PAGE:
Content summary:

  • vs. 1-3 – Paul was given stewardship of God’s grace for Gentiles and mystery was revealed to him
  • vs. 4-6 – The mystery of Christ wasn’t made known before but now is revealed: the Gentiles are fellow heirs of the gospel.

Two key words in this section are mystery and revealed/revelation. It can be fun to look at the original language for key words to get a better idea of their meaning and how these words were used at the time of writing. Blue Letter Bible is a great online resource to do word studies in the original language. When you look up a passage on Blue Letter Bible (such as Ephesians 3), to the left of the verses are buttons that say ‘tools’. Clicking on these will bring up the original language for the verse and links to the Strong’s concordance that will give you definitions of the word from the original language.

Screenshot from Blue Letter Bible

This is a great way to dig deeper into the passage.

Theology Thursday – The Doctrine of Sin

Nowadays the topic of sin is not a popular one. Yet the Bible makes it clear that we are born sinners.
“None is righteous, no, not one; no one understands; no one seeks for God. All have turned aside; together they have become worthless; no one does good, not even one.” – Romans 3:10b-12 (ESV)
“for all have sinned and fall short of the glory of God,” – Romans 3:23 (ESV)
“And you were dead in the trespasses and sins in which you once walked…” – Ephesians 2:1 (ESV)

Adam and Eve disobeyed God’s command in the garden (see Genesis 2:15-17 and Genesis 3:1-7). As a result every human born since has been a sinner (except for Jesus Christ). Romans 5:12 tells us, “Therefore, just as sin came into the world through one man, and death through sin, and so death spread to all men because all sinned-” (ESV).

The good news is that God has made a way for us to be redeemed from our sin through His Son Jesus Christ. We will look further at that in the doctrine of salvation or soteriology.

Further Resources:
Louis Berkhof on Sin
Westminster Confession on Sin
Total Depravity of Man
The Fall of Humanity by Michael Horton

 

 

Wednesday Worship

Yodh

Your hands have made and fashioned me;
give me understanding that I may learn your commandments.
Those who fear you shall see me and rejoice,
because I have hoped in your word.
I know, O Lord, that your rules are righteous,
and that in faithfulness you have afflicted me.
Let your steadfast love comfort me
according to your promise to your servant.
Let your mercy come to me, that I may live;
for your law is my delight.
Let the insolent be put to shame,
because they have wronged me with falsehood;
as for me, I will meditate on your precepts.
Let those who fear you turn to me,
that they may know your testimonies.
May my heart be blameless in your statutes,
that I may not be put to shame!

Psalm 119:73-80 (ESV)

Monday Meat – Continuing Ephesians 2

Verse 11 starts off with “Therefore”, as Paul continues to talk about the contrast between what we were before salvation and what we are now in Christ. At this time he is directly addressing the non-Jews and how they were completely cut off and had no part in the covenant that God had made with the Jews. He uses terms like separated and alienated to describe this, as well as the contrast of “far off” and “brought near”. What has changed their standing is the blood of Christ. Later in this chapter he goes on to say that Christ abolished the dividing wall. The book of Ephesians sings with the immensity of what Christ has accomplished for us as believers! Over and over is the phrase “in Christ”. How this must cause us to rejoice, seeing the contrast between what we once were and what we now are because of what Christ did. Paul uses the word “remember” to help them recall the huge change that God has brought about in their lives.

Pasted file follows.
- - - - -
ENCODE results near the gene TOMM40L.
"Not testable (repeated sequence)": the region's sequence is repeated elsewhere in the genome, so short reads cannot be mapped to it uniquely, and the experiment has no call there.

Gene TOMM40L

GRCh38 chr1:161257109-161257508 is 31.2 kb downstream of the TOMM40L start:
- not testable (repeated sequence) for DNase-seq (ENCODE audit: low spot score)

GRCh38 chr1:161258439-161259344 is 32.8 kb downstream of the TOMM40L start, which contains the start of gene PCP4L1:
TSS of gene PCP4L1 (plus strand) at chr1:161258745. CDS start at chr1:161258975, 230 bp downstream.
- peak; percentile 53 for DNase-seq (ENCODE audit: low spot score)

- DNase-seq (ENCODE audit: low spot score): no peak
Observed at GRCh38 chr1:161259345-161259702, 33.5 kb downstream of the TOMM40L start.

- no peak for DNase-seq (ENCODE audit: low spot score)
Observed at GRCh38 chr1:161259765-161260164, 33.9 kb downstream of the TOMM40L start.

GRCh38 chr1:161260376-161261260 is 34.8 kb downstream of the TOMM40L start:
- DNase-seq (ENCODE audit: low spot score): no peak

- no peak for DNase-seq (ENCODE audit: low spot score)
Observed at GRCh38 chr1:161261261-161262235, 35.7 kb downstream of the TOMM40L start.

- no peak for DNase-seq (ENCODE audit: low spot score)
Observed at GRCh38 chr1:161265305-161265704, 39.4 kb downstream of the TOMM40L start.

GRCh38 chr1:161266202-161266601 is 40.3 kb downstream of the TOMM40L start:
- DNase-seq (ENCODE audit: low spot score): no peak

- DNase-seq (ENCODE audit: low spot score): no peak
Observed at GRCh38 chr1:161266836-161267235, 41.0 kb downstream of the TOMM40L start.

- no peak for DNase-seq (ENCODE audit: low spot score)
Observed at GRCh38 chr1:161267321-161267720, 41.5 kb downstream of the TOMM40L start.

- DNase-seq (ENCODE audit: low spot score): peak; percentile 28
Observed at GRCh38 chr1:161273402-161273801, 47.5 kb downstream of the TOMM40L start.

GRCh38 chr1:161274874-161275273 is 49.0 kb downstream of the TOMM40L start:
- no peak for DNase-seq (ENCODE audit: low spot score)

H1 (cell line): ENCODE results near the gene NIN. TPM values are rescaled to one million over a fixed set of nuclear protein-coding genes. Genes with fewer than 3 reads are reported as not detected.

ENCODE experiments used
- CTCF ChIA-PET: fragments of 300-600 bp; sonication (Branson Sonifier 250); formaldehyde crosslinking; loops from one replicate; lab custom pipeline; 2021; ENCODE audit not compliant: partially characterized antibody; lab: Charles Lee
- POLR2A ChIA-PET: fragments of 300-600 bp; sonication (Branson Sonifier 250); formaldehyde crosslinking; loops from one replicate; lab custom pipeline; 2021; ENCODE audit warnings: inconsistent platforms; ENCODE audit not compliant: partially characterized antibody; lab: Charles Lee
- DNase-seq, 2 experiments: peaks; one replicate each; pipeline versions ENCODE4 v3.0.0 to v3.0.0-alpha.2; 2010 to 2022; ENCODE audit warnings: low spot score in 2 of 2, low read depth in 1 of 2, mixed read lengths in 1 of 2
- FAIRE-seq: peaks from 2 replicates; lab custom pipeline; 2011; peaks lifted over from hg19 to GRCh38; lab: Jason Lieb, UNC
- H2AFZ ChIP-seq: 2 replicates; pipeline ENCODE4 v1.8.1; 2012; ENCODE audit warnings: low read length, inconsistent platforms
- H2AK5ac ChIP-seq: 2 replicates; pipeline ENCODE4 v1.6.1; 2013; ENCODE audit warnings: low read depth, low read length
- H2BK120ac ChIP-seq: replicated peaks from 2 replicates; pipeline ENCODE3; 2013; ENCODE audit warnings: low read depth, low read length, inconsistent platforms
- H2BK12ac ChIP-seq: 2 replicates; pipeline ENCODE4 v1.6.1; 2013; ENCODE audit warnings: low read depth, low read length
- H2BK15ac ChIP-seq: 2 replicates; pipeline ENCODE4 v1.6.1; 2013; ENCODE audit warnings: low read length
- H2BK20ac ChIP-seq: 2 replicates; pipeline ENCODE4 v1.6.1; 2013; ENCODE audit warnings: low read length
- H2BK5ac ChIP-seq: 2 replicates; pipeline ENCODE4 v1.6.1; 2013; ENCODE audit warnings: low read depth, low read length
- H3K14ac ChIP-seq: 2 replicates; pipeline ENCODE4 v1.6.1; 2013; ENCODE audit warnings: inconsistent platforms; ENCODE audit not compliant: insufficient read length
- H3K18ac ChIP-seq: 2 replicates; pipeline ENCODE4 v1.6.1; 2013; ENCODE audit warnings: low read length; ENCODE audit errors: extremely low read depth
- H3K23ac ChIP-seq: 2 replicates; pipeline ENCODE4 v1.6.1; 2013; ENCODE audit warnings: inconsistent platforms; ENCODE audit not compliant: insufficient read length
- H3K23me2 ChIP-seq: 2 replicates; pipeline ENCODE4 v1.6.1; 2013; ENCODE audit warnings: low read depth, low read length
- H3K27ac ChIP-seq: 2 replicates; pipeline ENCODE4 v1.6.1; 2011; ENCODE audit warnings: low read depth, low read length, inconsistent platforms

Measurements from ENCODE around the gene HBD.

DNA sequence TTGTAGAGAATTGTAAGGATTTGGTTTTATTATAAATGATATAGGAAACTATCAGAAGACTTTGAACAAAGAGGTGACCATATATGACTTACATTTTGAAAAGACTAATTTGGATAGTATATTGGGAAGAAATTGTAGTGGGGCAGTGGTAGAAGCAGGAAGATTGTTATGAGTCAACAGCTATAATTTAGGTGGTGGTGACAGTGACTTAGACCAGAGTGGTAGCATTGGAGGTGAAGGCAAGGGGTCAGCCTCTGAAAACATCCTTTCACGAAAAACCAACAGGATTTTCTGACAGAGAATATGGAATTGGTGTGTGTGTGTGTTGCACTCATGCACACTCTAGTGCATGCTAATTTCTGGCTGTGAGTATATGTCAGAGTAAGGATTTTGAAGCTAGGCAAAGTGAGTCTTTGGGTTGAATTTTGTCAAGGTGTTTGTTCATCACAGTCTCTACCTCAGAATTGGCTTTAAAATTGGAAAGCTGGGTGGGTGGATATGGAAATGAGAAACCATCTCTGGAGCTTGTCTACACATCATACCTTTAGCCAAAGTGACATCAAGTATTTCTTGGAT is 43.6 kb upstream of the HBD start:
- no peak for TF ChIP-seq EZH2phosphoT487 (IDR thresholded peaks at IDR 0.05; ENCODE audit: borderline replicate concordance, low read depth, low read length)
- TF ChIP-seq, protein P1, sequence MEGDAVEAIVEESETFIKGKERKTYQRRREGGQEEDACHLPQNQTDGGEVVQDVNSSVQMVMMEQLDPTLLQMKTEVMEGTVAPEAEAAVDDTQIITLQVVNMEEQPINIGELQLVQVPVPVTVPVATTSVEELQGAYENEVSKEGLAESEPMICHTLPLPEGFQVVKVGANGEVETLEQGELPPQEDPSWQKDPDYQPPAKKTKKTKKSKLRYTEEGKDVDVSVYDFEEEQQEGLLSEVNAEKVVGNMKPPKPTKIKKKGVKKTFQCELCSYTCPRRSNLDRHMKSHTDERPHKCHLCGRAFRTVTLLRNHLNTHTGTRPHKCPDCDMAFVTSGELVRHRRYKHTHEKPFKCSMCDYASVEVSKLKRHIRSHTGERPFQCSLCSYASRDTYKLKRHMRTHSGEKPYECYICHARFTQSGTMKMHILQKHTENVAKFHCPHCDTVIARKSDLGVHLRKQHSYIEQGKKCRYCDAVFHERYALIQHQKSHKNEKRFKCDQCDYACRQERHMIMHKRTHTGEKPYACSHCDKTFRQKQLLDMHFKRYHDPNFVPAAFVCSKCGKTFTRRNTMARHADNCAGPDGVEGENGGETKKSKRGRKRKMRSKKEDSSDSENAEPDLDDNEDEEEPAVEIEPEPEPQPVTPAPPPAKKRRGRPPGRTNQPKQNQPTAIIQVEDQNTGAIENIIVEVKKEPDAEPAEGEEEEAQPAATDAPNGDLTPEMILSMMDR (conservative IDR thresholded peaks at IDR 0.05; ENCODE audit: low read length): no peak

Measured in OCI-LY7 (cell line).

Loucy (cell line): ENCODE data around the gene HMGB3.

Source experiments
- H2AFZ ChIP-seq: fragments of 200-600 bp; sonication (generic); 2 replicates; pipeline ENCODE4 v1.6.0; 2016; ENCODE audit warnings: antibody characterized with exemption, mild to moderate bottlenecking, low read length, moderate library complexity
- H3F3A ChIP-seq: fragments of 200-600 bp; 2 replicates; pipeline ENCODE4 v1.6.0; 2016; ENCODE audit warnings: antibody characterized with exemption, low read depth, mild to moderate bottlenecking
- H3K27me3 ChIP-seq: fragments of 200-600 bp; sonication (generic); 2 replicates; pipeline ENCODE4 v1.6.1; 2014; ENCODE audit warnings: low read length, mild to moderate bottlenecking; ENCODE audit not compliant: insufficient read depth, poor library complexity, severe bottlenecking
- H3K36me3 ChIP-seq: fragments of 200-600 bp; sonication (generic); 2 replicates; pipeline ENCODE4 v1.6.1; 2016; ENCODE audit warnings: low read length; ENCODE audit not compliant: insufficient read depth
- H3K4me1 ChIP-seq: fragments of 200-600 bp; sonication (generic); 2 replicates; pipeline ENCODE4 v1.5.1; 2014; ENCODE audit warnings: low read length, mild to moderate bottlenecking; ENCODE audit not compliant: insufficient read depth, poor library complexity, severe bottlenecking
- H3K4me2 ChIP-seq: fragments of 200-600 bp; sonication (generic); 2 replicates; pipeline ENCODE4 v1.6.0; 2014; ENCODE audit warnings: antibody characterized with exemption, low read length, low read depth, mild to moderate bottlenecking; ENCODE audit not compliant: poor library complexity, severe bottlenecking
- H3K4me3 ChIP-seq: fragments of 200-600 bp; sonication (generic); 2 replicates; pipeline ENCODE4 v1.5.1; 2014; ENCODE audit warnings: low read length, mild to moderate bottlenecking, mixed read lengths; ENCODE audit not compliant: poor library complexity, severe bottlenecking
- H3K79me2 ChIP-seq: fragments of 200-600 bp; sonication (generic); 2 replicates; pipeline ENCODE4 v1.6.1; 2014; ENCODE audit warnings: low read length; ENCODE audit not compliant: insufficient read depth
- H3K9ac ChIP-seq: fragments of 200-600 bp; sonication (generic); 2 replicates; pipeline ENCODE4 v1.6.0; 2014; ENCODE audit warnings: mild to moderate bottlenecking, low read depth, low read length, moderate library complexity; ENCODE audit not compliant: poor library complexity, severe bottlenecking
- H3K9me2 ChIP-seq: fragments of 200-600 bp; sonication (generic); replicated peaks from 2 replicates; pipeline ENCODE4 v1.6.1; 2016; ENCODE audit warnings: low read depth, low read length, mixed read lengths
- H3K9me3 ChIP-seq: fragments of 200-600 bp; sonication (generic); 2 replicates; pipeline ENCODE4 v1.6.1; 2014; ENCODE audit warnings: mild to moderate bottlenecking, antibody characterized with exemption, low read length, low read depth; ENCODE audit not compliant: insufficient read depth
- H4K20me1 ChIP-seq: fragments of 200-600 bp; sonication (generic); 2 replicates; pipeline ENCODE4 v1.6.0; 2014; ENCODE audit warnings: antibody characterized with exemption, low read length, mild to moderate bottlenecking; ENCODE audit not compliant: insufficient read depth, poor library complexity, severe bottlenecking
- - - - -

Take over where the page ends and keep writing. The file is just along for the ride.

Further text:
vs. 11-12 – At one time we were separated from Christ and strangers to the covenant of promise, no hope and without God
vs. 13 – But now in Christ we’ve been brought near
vs. 14-16 – Jesus is our peace – made us one by abolishing law, breaking down the wall, reconciling us to God through the cross
vs. 17-18 – He preached peace to near and far, through Him we have access to the Father in one Spirit
vs. 19-21 – We are not strangers but fellow citizens with God’s household which is built on foundation of apostles and prophets, with Christ being the cornerstone – whole structure joined in Christ – grows into a holy temple
vs. 22 – We are being built into a dwelling place for God by the Spirit

Imagery of house, temple, dwelling place, structure

We could look at Ephesians 2 broken down this way:
vs. 1-10: We were dead in sin but by grace God made us alive in Christ that we might do good works.
vs. 11-22: We were far off and alienated from God, but now Christ is our peace and has made us into one body that is a dwelling place for God.

The chapter starts off with our deadness and ends with us being a dwelling place for God! All through His grace! In Sinclair Ferguson’s Let’s Study Ephesians commentary, this quote is a great summary of the content of Ephesians chapter 2: “We are no longer what we once were. But Christian living involves more. We are now citizens in God’s kingdom and members of his family. Formerly we were spiritually dead and in bondage to Satan, the world, and the flesh, by nature children of wrath, separated, strangers, aliens. Now our new identity both secures us (we belong) and transforms us (we live as citizens and sons, no longer as aliens and orphans). In a world where people, young and old, have lost a sense of belonging and a direction in living, the gospel of Christ is good news indeed.”

So how do we take these truths and apply them to our own lives? Here are some questions we can ask:

-How does knowing God’s grace is what saved us (not our works) help us to do good works? What does that do for our motivation in living rightly?

-What does it mean to be a dwelling place for God? How does that make my life look? Does that affect my actions and attitudes? How does that affect my relationships with other believers?